For over a century the position of the Silurian-Devonian Boundary has excited controversy and the problem continues to exercise the Committee on the Silurian-Devonian Boundary instituted by the International Commission on Stratigraphy. There has been vigorous activity to examine and adopt a new horizon at which to draw this boundary. Little enough has been said to maintain the value, usefulness and claims of the boundary that has served so long. While we do not wish to stand in the way of an innovation that may, insofar as recognised graptolite zones are used, be better than that which we have used so far, we question whether British geologists have assessed adequately what is involved in the recommendation of the British Silurian Subcommittee. The matter was indeed raised in a letter to the Editor of the Geological Magazine (March–April, 1969, pp. 215–216) by P. T. Warren on behalf of the Institute of Geological Sciences. Warren said ‘. . . we shall, as a matter of policy, in the immediate future at least, continue to use the Ludlovian-Downtonian boundary as the Siluro-Devonian boundary.’ We offer the following points for serious consideration and we stress that it is more important for British geologists to deliberate fully a recommendation before endorsing it, than to give unqualified assent when indeed there are important grounds for hesitation.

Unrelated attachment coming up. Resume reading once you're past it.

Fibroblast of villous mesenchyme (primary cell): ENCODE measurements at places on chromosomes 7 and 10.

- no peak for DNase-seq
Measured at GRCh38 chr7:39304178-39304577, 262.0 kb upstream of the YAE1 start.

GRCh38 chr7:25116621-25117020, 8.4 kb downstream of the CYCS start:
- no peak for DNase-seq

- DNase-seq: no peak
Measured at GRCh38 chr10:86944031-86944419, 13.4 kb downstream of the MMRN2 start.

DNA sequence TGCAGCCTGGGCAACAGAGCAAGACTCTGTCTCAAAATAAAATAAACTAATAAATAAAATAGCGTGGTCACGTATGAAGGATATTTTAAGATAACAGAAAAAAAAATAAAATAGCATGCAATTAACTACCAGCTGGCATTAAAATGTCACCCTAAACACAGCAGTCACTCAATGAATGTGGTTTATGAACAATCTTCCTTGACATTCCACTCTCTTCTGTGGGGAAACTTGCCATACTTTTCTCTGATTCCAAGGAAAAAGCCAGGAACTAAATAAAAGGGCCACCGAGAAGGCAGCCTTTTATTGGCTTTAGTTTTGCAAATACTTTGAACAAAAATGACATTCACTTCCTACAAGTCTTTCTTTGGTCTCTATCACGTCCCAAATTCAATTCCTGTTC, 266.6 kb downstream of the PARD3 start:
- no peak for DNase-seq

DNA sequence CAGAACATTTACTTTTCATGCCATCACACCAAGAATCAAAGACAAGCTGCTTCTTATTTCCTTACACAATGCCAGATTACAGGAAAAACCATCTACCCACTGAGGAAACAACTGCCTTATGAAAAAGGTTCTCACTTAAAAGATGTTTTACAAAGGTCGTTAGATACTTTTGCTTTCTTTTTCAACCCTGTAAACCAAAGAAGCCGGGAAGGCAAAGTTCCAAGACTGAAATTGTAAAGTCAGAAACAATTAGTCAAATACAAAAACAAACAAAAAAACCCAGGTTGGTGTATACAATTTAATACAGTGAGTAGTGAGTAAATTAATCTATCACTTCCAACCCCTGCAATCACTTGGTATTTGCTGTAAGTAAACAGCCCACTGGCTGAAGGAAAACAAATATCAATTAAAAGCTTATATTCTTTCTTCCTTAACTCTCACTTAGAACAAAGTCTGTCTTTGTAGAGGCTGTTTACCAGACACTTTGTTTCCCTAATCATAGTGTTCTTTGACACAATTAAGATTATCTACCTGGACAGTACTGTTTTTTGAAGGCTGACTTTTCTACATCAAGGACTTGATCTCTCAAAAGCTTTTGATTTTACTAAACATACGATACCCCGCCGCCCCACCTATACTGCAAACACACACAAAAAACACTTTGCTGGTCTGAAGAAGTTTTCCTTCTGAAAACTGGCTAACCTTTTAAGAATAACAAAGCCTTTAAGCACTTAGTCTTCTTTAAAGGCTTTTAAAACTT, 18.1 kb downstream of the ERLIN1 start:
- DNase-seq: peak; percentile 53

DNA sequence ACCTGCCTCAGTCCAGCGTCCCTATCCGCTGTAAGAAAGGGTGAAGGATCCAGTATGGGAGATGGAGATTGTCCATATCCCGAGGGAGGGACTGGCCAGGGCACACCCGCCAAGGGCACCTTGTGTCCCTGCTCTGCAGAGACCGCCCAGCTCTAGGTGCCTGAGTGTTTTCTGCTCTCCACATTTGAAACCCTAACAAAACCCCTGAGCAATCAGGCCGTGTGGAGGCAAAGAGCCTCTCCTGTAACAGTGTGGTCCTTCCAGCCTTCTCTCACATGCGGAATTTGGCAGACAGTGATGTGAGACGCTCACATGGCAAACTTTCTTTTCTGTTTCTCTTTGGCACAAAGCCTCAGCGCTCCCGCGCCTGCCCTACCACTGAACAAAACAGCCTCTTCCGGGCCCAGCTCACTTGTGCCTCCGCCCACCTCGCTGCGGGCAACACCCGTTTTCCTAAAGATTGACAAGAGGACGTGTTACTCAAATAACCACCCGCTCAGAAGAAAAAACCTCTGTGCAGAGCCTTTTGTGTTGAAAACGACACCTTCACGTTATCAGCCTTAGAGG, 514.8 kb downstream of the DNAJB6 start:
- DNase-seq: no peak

Despite the Silurian Committee’s conclusion that the Downtonian stage be included within the Silurian system, there appear to the undersigned to be good reasons for retaining the base